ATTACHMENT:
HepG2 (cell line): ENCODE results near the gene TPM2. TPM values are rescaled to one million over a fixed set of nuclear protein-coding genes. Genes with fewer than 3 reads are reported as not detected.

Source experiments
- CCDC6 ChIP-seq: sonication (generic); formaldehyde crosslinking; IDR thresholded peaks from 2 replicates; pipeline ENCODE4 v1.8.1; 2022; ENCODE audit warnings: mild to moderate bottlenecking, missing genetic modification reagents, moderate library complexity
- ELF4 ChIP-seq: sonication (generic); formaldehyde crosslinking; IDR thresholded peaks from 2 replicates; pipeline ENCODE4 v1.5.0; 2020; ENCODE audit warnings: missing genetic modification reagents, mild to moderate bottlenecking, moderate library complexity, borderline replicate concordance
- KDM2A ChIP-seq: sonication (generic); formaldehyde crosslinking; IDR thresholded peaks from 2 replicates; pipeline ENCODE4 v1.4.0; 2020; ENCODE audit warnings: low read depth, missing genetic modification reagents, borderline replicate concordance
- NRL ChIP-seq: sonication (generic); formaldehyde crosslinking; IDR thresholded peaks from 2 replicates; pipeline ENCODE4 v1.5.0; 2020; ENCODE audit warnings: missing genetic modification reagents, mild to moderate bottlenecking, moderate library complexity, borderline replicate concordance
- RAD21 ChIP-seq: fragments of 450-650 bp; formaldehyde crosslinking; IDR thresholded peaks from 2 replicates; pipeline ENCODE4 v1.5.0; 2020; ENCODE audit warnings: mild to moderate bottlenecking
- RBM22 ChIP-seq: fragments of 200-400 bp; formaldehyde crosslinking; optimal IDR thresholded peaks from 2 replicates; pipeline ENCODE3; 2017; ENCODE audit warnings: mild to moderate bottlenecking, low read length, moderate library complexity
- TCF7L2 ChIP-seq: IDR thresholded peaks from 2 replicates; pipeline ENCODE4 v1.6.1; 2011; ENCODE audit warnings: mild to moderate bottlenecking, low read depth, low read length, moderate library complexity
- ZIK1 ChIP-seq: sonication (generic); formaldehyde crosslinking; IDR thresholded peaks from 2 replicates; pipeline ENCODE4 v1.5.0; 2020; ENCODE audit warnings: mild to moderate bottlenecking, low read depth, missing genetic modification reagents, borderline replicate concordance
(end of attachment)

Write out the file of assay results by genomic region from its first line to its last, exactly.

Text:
HepG2 (cell line): ENCODE results near the gene TPM2. TPM values are rescaled to one million over a fixed set of nuclear protein-coding genes. Genes with fewer than 3 reads are reported as not detected.

Source experiments
- CCDC6 ChIP-seq: sonication (generic); formaldehyde crosslinking; IDR thresholded peaks from 2 replicates; pipeline ENCODE4 v1.8.1; 2022; ENCODE audit warnings: mild to moderate bottlenecking, missing genetic modification reagents, moderate library complexity
- ELF4 ChIP-seq: sonication (generic); formaldehyde crosslinking; IDR thresholded peaks from 2 replicates; pipeline ENCODE4 v1.5.0; 2020; ENCODE audit warnings: missing genetic modification reagents, mild to moderate bottlenecking, moderate library complexity, borderline replicate concordance
- KDM2A ChIP-seq: sonication (generic); formaldehyde crosslinking; IDR thresholded peaks from 2 replicates; pipeline ENCODE4 v1.4.0; 2020; ENCODE audit warnings: low read depth, missing genetic modification reagents, borderline replicate concordance
- NRL ChIP-seq: sonication (generic); formaldehyde crosslinking; IDR thresholded peaks from 2 replicates; pipeline ENCODE4 v1.5.0; 2020; ENCODE audit warnings: missing genetic modification reagents, mild to moderate bottlenecking, moderate library complexity, borderline replicate concordance
- RAD21 ChIP-seq: fragments of 450-650 bp; formaldehyde crosslinking; IDR thresholded peaks from 2 replicates; pipeline ENCODE4 v1.5.0; 2020; ENCODE audit warnings: mild to moderate bottlenecking
- RBM22 ChIP-seq: fragments of 200-400 bp; formaldehyde crosslinking; optimal IDR thresholded peaks from 2 replicates; pipeline ENCODE3; 2017; ENCODE audit warnings: mild to moderate bottlenecking, low read length, moderate library complexity
- TCF7L2 ChIP-seq: IDR thresholded peaks from 2 replicates; pipeline ENCODE4 v1.6.1; 2011; ENCODE audit warnings: mild to moderate bottlenecking, low read depth, low read length, moderate library complexity
- ZIK1 ChIP-seq: sonication (generic); formaldehyde crosslinking; IDR thresholded peaks from 2 replicates; pipeline ENCODE4 v1.5.0; 2020; ENCODE audit warnings: mild to moderate bottlenecking, low read depth, missing genetic modification reagents, borderline replicate concordance